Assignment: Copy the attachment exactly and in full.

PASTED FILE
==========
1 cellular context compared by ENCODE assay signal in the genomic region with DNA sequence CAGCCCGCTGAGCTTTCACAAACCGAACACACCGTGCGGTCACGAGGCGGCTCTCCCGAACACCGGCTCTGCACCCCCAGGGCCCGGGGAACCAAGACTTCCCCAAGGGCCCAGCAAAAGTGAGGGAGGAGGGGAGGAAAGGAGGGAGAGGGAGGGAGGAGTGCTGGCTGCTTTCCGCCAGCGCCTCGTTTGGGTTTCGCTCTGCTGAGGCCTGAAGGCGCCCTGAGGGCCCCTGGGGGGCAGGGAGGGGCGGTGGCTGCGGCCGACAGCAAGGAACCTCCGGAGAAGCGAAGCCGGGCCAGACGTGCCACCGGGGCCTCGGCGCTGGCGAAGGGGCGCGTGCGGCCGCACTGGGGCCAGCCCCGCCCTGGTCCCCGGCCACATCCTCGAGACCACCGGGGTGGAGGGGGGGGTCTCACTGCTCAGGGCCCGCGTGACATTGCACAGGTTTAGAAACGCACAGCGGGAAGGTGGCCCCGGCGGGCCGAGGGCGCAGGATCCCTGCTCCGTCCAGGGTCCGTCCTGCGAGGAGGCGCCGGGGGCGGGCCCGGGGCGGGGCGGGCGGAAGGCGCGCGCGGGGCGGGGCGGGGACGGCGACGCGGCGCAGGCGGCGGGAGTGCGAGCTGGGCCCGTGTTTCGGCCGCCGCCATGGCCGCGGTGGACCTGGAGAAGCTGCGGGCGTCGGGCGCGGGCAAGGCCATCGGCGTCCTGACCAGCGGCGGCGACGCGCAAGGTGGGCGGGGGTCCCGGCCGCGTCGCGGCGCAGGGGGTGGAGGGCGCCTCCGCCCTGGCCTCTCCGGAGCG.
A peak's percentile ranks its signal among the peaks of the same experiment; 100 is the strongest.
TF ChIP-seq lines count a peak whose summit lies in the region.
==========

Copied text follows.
1 cellular context compared by ENCODE assay signal in the genomic region with DNA sequence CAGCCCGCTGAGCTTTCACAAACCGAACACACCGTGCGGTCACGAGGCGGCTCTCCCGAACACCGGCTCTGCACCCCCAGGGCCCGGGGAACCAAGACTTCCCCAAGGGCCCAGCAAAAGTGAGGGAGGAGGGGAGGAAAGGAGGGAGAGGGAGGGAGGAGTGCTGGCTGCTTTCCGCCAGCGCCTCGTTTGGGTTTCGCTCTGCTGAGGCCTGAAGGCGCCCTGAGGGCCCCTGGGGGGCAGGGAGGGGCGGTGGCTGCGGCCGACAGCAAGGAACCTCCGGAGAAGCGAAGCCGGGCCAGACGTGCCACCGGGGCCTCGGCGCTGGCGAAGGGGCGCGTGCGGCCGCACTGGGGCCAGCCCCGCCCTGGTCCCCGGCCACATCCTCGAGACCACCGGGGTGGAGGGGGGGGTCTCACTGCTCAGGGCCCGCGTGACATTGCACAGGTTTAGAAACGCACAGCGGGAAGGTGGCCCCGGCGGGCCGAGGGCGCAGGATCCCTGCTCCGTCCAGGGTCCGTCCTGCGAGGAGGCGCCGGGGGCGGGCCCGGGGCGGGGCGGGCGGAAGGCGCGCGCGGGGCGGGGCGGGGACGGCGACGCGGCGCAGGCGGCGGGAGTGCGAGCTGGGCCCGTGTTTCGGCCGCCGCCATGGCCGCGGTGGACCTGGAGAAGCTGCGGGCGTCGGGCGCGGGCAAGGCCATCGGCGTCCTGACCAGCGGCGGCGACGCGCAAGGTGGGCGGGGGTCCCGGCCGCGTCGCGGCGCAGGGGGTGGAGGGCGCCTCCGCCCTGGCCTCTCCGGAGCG.
A peak's percentile ranks its signal among the peaks of the same experiment; 100 is the strongest.
TF ChIP-seq lines count a peak whose summit lies in the region.